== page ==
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Why Women Still Can’t Have It All - Anne-Marie Slaughter

Why Women Still Can’t Have It All - Anne-Marie Slaughter
The culture of “time macho”—a relentless competition to work harder, stay later, pull more all-nighters, travel around the world and bill the extra hours that the international date line affords you—remains astonishingly prevalent among professionals today. Nothing captures the belief that more time equals more value better than the cult of billable hours afflicting large law firms across the country and providing exactly the wrong incentives for employees who hope to integrate work and family. Yet even in industries that don’t explicitly reward sheer quantity of hours spent on the job, the pressure to arrive early, stay late, and be available, always, for in-person meetings at 11 a.m. on Saturdays can be intense. Indeed, by some measures, the problem has gotten worse over time: a study by the Center for American Progress reports that nationwide, the share of all professionals—women and men—working more than 50 hours a week has increased since the late 1970s. Revaluing Family Values

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"What’s Stopping Women?" by Anne-Marie Slaughter Exit from comment view mode. Click to hide this space PRINCETON – When I wrote the cover article of the July/August issue of The Atlantic, entitled “Why Women Still Can’t Have It All,” I expected a hostile reaction from many American career women of my generation and older, and positive reactions from women aged roughly 25-35. I expected that many men of that younger generation would also have strong reactions, given how many of them are trying to figure out how to be with their children, support their wives’ careers, and pursue their own plans. I also expected to hear from business representatives about whether my proposed solutions – greater workplace flexibility, ending the culture of face-time and “time machismo,” and allowing parents who have been out of the workforce or working part-time to compete equally for top jobs once they re-enter – were feasible or utopian.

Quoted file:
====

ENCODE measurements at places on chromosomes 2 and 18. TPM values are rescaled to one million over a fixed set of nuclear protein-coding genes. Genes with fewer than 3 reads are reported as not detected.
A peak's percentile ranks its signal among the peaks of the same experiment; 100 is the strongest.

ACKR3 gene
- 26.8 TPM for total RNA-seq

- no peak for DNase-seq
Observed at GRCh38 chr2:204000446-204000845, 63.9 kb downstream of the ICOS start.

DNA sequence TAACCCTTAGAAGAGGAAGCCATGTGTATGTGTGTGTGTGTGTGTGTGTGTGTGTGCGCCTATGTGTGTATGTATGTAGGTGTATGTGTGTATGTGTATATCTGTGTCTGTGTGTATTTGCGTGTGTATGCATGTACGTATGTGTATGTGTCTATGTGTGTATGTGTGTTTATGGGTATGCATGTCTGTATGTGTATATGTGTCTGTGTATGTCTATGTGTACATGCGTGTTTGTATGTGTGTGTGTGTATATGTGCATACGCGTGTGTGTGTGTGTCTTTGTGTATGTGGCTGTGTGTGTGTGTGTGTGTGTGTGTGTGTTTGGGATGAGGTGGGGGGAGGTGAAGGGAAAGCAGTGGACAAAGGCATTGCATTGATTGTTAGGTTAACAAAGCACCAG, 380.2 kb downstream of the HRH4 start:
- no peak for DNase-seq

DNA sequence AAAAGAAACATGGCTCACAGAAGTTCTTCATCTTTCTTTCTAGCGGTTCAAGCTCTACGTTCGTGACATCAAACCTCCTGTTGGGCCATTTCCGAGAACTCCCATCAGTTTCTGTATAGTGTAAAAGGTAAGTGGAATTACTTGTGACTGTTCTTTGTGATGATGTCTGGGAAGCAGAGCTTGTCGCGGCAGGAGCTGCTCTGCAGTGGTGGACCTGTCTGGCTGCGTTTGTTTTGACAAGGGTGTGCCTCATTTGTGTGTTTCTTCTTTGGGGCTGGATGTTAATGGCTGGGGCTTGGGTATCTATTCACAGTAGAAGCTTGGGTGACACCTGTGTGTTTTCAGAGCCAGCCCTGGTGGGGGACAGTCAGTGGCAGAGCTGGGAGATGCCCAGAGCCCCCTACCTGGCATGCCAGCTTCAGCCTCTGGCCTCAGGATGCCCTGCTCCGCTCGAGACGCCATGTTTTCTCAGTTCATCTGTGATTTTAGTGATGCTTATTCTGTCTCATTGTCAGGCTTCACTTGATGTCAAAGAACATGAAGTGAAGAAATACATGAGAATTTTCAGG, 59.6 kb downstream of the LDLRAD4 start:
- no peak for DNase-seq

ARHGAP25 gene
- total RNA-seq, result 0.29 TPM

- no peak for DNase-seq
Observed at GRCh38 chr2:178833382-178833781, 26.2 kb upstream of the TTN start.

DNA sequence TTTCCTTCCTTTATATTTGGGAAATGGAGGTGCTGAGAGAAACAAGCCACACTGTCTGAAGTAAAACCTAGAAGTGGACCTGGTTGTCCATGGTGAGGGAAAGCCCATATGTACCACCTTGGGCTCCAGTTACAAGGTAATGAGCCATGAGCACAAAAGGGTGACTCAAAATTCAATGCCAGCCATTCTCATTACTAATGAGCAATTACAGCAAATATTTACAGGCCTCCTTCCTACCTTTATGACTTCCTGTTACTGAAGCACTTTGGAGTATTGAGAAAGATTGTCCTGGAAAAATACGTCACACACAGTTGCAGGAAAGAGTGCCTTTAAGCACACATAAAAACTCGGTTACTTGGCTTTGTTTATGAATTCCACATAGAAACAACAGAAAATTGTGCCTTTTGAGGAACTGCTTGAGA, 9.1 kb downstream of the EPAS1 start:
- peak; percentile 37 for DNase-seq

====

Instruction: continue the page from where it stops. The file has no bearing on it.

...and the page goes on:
Evan Rachel Wood attacks MPAA for cutting sex scene featuring cunnilingus Evan Rachel Wood has criticised the Motion Picture Association of America (MPAA) for swingeing cuts to Sundance hit Charlie Countryman, a move she has described as symptomatic of a society that is frightened of female sexuality. The 26-year-old actor plays a cellist who becomes intimately involved with Shia LaBeouf's title character in first-time director Fredrick Bond's noir-tinged drama. After viewing the edited version, which arrived in American cinemas earlier this month, Wood took to Twitter to decry the loss of a scene in which Countryman performs oral sex on her character. In a series of posts, she wrote: "After seeing the new cut of #CharlieCountryman I would like 2 share my disappointment with the MPAA, who thought it was necessary to censor a woman's sexuality once again. "This is a symptom of a society that wants to shame women and put them down for enjoying sex, especially when (gasp) the man isn't getting off as well!

Inspiring The Next Generation Of Female Engineers A special, mentoring relationship from one of my own female teachers from when I was young helped me recognize the positive influence that strong role models can have on young women. Professor Cristina Amon is the Dean of Faculty of Applied Science and Engineering at the University of Toronto. She recently received the 2011 Achievement Award from the Society of Women Engineers for her groundbreaking contributions to the field of fluid mechanics and heat transfer; achievements in integration of practice, research, and education; and active commitment to gender diversity in engineering. Product Design & Development, MBT's sister site, recently spoke with Amon. Q: Can you briefly describe your background? Professor Cristina Amon: I was born in Uruguay, and then moved to Venezuela, where I obtained my undergraduate degree in Mechanical Engineering at Universidad Simón Bolívar in Caracas after two years of engineering work experience.